The Six-Figure Negative Fee


Here’s an interesting one: The Conroe Courier reports a half-million dollar civil verdict against a criminal lawyer in Montgomery County, Texas (the county to the north of Harris County) whose client accused him of extortion. Apparently the lawyer charged the client $1000 for a motion to revoke probation on a felony DWI case and then, after the hearing, demanded another $5,000. Details are sketchy, but there was an allegation that the lawyer passed a message along to Hernandez “mentioning prison as a consequence”.

The jury took exception, found the lawyer liable, and awarded $500,000 in actual damages. They were scheduled to begin deliberating punitive damages when the lawyer agreed to pay $100,000 in settlement.

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0 responses to “The Six-Figure Negative Fee”

  1. I wish I would have known I could file on this type of thing. Similar thing happened to me during my divorce. My attorney told me if I didn’t settle I could be looking at jail time. Yea I know sounds stupid but bet it happens more often than people think.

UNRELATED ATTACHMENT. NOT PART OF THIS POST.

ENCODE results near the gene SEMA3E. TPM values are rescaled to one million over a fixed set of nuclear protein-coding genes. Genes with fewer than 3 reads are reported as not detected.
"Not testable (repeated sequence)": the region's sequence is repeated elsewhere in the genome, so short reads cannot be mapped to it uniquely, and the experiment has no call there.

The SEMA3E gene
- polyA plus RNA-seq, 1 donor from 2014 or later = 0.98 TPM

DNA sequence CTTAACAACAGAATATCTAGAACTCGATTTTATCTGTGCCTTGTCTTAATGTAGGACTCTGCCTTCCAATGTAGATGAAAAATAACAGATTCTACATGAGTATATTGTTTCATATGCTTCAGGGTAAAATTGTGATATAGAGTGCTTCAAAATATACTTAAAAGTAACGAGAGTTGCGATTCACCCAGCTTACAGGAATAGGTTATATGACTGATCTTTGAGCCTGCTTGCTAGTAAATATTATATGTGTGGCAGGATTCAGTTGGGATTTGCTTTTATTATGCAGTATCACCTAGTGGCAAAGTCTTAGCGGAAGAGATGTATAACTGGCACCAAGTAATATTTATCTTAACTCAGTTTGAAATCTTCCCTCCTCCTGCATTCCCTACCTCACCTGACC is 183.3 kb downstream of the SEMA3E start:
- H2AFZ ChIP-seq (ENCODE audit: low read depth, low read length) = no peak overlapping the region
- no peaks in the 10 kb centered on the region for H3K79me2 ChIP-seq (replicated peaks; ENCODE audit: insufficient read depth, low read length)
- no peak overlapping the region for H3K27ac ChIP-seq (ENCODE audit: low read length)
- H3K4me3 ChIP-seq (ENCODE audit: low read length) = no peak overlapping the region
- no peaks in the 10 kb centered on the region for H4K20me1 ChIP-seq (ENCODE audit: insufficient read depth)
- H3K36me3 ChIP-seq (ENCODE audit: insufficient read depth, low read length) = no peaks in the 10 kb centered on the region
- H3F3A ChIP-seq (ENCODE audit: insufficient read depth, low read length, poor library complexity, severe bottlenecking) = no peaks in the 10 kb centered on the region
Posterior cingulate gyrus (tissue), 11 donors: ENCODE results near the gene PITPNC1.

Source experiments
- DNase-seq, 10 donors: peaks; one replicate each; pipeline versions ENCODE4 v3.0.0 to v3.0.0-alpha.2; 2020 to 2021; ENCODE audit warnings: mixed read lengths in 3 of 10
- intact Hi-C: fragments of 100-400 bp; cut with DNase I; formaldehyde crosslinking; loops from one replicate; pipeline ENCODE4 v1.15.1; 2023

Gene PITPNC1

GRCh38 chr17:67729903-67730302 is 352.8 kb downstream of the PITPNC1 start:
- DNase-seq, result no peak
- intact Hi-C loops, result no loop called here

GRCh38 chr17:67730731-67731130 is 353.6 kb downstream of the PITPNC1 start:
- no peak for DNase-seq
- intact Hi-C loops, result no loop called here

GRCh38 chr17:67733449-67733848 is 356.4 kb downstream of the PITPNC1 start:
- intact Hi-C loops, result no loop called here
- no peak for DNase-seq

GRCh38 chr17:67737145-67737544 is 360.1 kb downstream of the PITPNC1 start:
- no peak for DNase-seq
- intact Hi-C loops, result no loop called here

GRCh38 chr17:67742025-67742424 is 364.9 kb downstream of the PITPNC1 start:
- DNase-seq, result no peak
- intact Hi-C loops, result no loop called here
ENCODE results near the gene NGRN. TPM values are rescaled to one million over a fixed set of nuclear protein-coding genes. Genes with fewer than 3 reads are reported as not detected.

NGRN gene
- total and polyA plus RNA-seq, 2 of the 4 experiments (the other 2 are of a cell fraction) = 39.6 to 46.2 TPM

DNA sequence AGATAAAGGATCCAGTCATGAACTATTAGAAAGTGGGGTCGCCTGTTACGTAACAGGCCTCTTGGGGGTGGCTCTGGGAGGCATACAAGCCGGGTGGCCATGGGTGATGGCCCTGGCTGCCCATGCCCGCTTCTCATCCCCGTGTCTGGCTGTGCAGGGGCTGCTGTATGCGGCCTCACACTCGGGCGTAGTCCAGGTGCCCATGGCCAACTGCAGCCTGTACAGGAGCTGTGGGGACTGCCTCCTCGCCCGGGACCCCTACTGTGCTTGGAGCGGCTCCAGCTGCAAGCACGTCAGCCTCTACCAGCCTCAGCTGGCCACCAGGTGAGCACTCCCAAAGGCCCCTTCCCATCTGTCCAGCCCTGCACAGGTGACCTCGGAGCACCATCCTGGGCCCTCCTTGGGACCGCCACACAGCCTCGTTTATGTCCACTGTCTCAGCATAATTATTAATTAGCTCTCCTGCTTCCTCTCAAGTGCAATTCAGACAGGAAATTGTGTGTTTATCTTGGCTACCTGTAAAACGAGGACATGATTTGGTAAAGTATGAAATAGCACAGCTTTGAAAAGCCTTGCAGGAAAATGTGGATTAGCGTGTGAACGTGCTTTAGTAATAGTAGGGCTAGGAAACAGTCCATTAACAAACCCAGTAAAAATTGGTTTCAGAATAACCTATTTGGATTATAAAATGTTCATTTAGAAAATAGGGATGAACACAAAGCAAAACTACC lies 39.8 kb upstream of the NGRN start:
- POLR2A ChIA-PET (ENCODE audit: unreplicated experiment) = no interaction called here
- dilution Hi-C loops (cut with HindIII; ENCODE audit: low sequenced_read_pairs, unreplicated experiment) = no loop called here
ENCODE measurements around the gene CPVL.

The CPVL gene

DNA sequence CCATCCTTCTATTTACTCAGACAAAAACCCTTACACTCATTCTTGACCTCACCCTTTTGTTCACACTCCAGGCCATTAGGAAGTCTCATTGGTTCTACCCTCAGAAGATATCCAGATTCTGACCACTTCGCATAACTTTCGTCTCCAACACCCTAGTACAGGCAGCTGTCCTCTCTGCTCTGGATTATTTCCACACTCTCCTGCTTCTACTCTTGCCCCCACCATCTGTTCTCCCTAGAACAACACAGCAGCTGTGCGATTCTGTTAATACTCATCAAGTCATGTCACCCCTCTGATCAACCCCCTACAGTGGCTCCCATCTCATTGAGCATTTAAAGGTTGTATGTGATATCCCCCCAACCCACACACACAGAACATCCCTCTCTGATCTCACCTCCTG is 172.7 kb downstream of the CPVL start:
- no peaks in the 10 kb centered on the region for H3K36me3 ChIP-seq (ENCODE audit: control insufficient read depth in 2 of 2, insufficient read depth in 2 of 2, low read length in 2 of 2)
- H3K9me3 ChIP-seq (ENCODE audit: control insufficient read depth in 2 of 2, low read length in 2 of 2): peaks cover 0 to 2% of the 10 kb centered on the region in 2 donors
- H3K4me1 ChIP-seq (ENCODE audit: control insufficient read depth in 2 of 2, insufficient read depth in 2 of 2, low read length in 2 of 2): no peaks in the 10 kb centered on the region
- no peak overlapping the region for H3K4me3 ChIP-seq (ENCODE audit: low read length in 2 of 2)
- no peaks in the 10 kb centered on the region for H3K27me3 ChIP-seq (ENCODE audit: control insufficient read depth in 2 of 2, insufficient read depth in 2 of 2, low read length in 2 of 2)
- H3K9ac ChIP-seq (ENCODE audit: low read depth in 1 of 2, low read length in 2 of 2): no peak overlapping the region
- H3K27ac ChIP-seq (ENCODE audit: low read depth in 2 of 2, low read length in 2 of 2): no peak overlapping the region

2. Edintaly, this is a good reason for the client to ask for a written fee agreement with any lawyer. Beware the lawyer who won’t put the whole agreement into writing.

    Thanks, Hunter. Fixed it.

  3. Mark, my issue wasn’t about fees. I could go into details but the specifics of my case are so egregious, if the facts were known it might lead to civil war or at the very least, it would make baby jesus cry. Suffice it to say, it was the straw that finally got me back in school to study law.

  4. I’m amazed that any attorney would not use a written contract. Of course, assuming that the allegations were true, it makes sense an attorney wouldn’t use a contract if they wanted to “add on” a fee that was never discussed.

  5. Assuming that the allegations were true, it wouldn’t take a whole lot of $5,000 add-on fees to justify the risk of a lawsuit.

  6. Finding an attorney who will sue another attorney is harder it seems than finding a legitimate claim against one.

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